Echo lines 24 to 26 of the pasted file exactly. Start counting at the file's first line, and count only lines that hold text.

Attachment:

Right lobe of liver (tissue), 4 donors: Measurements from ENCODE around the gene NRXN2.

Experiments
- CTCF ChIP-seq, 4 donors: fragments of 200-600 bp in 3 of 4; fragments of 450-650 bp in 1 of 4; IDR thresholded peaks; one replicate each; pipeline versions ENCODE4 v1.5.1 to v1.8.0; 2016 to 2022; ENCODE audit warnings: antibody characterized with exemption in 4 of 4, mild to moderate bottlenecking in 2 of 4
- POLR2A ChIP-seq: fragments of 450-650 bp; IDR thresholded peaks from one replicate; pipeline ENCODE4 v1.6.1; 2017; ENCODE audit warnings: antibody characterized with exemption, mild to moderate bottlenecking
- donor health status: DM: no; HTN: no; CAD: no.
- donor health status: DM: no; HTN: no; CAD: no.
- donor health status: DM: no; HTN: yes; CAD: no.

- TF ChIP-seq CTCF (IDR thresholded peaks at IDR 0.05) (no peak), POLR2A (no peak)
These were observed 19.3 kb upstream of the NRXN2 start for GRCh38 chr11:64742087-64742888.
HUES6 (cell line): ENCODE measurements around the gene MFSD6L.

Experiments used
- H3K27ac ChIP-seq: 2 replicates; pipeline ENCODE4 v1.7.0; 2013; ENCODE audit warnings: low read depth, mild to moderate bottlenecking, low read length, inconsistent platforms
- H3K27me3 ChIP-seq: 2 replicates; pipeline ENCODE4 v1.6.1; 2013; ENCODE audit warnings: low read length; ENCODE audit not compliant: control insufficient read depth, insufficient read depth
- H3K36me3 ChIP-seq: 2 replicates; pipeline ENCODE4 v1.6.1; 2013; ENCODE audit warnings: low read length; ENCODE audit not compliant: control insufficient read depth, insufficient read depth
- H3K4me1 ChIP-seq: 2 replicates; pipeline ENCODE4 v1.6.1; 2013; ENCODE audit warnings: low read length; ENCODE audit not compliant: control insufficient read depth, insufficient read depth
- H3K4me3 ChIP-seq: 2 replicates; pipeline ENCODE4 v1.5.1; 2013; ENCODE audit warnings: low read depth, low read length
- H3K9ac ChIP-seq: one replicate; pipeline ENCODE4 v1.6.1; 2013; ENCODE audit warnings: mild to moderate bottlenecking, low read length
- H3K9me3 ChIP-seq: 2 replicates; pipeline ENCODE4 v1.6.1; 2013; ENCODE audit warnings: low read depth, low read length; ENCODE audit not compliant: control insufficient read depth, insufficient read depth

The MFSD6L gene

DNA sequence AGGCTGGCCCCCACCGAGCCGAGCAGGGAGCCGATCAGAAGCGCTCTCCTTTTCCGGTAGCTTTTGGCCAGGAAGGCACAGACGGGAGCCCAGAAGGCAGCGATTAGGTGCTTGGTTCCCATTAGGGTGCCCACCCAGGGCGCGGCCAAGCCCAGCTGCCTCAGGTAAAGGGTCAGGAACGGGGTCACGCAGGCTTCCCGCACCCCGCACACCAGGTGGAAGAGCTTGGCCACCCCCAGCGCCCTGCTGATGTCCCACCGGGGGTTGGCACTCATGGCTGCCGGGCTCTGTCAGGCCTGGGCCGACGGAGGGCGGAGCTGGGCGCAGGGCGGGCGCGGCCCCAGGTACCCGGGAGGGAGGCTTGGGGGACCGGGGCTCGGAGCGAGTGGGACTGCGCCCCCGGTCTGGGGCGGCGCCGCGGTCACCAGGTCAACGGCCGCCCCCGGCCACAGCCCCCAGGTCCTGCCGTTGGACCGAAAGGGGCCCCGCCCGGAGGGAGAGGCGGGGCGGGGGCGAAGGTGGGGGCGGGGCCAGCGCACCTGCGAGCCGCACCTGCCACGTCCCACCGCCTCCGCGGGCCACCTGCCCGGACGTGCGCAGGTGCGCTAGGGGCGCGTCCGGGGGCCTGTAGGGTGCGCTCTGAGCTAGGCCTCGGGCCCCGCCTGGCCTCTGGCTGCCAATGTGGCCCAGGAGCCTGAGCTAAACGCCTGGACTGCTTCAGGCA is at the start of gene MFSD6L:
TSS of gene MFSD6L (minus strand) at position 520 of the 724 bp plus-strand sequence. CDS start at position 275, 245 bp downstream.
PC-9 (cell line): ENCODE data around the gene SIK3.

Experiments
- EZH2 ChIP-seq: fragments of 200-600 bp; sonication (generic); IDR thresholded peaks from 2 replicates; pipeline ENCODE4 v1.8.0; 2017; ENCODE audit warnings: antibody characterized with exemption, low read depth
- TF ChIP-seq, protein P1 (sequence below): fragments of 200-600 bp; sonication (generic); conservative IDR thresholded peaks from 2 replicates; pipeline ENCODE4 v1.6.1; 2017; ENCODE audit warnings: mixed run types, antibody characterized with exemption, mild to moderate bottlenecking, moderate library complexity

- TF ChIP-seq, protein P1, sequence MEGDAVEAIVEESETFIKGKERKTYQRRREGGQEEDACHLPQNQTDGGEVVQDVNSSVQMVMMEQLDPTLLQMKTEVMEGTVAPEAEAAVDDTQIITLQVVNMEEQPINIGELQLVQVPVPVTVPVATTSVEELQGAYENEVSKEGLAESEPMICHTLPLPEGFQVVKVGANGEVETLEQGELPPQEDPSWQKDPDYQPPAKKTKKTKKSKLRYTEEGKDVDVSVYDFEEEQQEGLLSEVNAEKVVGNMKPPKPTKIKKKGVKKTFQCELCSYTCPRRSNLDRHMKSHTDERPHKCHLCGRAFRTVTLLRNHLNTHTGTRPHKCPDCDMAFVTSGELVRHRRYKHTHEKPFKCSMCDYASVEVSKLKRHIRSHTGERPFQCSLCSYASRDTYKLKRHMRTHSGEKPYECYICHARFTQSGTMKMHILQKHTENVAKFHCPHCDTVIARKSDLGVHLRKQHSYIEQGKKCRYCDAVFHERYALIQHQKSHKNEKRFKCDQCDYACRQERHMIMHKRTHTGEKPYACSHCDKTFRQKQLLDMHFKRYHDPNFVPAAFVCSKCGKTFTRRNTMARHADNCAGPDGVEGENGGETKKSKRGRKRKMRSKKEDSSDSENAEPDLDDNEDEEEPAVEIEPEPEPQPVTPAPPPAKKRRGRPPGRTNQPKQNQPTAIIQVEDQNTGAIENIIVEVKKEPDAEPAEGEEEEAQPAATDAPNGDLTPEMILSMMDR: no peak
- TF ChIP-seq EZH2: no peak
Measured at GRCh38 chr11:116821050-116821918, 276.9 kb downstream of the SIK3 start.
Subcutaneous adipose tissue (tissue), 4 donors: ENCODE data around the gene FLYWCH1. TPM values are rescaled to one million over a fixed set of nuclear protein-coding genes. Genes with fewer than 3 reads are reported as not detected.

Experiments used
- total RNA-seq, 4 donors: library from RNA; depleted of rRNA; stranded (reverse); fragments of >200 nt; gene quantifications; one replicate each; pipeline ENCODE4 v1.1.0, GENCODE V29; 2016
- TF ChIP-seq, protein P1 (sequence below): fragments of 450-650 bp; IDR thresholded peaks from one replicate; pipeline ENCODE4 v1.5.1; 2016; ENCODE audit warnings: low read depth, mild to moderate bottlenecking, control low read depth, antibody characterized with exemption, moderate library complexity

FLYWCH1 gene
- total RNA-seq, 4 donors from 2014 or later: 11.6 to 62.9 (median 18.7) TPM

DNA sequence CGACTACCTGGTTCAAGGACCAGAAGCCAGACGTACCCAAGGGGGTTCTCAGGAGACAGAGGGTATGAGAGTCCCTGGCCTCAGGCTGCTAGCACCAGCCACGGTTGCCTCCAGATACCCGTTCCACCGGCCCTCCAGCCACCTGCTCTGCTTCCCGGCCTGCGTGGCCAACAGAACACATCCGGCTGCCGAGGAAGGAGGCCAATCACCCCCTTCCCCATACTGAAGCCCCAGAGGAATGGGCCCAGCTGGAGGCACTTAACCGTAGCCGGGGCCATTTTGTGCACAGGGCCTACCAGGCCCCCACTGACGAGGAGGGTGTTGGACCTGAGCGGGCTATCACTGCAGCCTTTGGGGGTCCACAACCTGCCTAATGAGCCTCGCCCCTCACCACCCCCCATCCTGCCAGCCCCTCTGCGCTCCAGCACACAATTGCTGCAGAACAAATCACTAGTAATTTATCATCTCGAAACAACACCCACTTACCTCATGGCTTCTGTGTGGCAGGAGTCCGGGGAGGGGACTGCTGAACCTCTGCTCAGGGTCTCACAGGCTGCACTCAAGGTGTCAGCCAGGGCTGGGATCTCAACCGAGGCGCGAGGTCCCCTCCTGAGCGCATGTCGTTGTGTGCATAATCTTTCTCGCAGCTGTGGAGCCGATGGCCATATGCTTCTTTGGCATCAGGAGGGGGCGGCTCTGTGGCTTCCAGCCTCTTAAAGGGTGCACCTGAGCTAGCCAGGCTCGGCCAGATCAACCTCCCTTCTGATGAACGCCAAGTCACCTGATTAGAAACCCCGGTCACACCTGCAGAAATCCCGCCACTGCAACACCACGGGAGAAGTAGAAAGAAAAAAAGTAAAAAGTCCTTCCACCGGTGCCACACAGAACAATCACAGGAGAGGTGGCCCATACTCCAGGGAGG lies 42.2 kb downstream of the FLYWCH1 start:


- EZH2 ChIP-seq: fragments of 200-600 bp; sonication (generic); IDR thresholded peaks from 2 replicates; pipeline ENCODE4 v1.8.0; 2017; ENCODE audit warnings: antibody characterized with exemption, low read depth
- TF ChIP-seq, protein P1 (sequence below): fragments of 200-600 bp; sonication (generic); conservative IDR thresholded peaks from 2 replicates; pipeline ENCODE4 v1.6.1; 2017; ENCODE audit warnings: mixed run types, antibody characterized with exemption, mild to moderate bottlenecking, moderate library complexity

- TF ChIP-seq, protein P1, sequence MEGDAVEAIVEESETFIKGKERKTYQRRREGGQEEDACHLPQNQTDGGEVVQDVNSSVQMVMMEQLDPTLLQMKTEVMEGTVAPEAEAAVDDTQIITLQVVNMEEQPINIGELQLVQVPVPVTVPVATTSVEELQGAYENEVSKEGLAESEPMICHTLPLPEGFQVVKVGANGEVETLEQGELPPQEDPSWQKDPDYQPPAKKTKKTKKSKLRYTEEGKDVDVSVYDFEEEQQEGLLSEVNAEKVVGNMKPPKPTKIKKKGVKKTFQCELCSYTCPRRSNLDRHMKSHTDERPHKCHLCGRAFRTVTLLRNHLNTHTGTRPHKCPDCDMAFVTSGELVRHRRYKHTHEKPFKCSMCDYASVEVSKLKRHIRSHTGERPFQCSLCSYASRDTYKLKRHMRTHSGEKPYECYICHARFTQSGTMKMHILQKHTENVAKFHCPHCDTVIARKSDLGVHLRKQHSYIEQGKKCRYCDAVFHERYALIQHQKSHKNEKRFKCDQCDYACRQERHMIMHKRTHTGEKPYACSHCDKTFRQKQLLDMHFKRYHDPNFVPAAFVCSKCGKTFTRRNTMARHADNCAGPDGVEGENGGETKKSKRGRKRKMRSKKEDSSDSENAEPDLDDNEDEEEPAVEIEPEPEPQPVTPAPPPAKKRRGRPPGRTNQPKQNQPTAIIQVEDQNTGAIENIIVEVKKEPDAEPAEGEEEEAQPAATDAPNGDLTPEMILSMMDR: no peak